A website accompanying Wroc³aw’s European Capital of Culture bid contains a statement that reads: “We feel responsible for our multicultural heritage. The fascinating history of Wroc³aw is a reflection of the history of all of Central Europe. Marks left by Polish, German, Czech, Austrian and Jewish culture are visible all over the city, which is why we want to encourage our neighbors to the west and south to take part in joint projects in order to revive our curiosity about one another—a curiosity that lay dormant for decades after the war. Naming Wroc³aw a European Capital of Culture would offer an opportunity to our city as well as all of Europe to strengthen European integration in this part of the continent and put back together what has been broken.”

“We dream of a culture that brings people together instead of dividing them,” the website reads. “We are dreaming of a future that excludes no one from culture, so that culture is available to all Europeans regardless of their religion, gender, age and affluence. Wroc³aw will become a place of dialogue about the special role that culture plays in building a Europe without barriers.”


Lublin
Another European Capital of Culture contender, Lublin, seeks to project itself as a city that symbolizes the ideals of European integration, the supranational legacy of democracy and tolerance and cultural dialogue between the East and West. Those supporting Lublin’s bid say the city is an unusual place where different cultures and religions mix, where East meets West and the EU meets Belarus and Ukraine. Lublin aspires to be a venue for artists from across Europe to get together, both those from the EU and those who are not EU citizens. In terms of history, Lublin is a symbol of the 16th-century Union of Lublin which united Poland and Lithuania into a single state, bridging the West and East, and a memorial of the Holocaust, two historical episodes that need to be understood by those working to build a Europe of the future.

A publication promoting Lublin’s bid reads, “More than just modern museums and grand festivals, the culture of Europe is primarily about the people and their actions, aspirations, goals, pursuits, capabilities, potential and the will to develop. Cultural growth and the European Capital of Culture 2016 title are major development opportunities for what today is one of the poorest regions in the EU.”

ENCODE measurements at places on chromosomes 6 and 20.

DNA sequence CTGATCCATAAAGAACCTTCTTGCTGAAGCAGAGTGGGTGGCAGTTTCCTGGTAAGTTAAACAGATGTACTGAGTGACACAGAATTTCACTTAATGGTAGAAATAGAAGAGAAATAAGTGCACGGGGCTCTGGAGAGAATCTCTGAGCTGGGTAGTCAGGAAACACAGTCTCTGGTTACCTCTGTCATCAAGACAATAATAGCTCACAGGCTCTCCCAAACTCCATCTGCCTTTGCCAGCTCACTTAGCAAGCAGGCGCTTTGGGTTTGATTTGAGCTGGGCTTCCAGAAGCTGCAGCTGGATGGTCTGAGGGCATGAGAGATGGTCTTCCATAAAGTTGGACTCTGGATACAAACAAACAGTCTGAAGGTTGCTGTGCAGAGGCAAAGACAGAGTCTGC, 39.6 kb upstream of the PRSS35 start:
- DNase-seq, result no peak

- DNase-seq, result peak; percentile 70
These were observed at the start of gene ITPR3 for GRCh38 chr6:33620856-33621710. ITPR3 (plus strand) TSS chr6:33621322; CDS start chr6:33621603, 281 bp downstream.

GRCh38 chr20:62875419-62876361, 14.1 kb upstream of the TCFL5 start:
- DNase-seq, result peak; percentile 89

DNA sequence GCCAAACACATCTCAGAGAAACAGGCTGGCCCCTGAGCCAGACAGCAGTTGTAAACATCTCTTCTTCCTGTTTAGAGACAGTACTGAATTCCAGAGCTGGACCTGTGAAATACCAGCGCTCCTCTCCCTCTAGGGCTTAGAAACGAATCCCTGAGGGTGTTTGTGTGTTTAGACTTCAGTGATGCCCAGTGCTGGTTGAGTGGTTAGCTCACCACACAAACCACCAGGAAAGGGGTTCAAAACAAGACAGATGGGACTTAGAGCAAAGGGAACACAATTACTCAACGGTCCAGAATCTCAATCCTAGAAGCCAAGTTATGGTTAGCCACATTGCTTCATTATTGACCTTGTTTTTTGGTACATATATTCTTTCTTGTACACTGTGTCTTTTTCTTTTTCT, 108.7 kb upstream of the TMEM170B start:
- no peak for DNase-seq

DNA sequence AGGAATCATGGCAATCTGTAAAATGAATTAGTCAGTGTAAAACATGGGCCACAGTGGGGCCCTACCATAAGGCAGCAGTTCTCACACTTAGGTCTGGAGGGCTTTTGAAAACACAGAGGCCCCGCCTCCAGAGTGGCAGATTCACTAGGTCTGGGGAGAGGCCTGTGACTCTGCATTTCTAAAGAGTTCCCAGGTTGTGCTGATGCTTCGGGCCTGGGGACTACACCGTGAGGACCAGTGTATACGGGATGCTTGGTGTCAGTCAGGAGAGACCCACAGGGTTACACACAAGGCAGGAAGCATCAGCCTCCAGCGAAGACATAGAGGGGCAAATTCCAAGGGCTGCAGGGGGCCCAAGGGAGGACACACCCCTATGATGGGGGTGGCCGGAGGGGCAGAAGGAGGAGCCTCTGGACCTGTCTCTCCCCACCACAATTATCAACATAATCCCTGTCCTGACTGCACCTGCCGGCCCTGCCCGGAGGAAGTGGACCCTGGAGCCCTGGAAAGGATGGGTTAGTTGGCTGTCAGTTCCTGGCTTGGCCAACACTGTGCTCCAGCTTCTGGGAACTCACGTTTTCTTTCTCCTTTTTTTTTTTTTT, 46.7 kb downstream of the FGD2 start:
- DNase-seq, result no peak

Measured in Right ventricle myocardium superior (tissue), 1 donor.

Katowice
Katowice, the fifth and last Polish contender, seeks to become a European Capital of Culture 2016 as a “City of Gardens.” The idea stems from an observation that growing numbers of people in the West tend to move out of city centers in search nature and a more comfortable life. Such “counter-urbanization” is accompanied by loosening ties between residents, causing the identity of a city to crumble. The City of Gardens idea addresses problems faced by contemporary metropolises, proposing a number of projects to “set the city and its inhabitants in motion.” It is a new “narrative” for Katowice and Europe, offering “a new concept of city life.”

Only one Polish city has been designated European Capital of Culture so far. Cracow took the title in 2000, when the EU set out to highlight the enduring legacy of cities on the Old Continent and the contribution they had made to global culture and civilization. In all, five EU cities were named European Capitals of Culture that year; they were Avignon, Bologna, Brussels, Helsinki and Santiago de Compostela. They shared the designation with Bergen in Norway, Reykjavik in Iceland and two cities in the then-candidate countries which were scheduled to join the EU May 1, 2004. The cities were Cracow and Prague. Cracow had been selected by the Polish government without having to compete with other cities.

After the European Capital of Culture 2016 project ends, Polish cities will not be eligible to apply for the title again until 2028.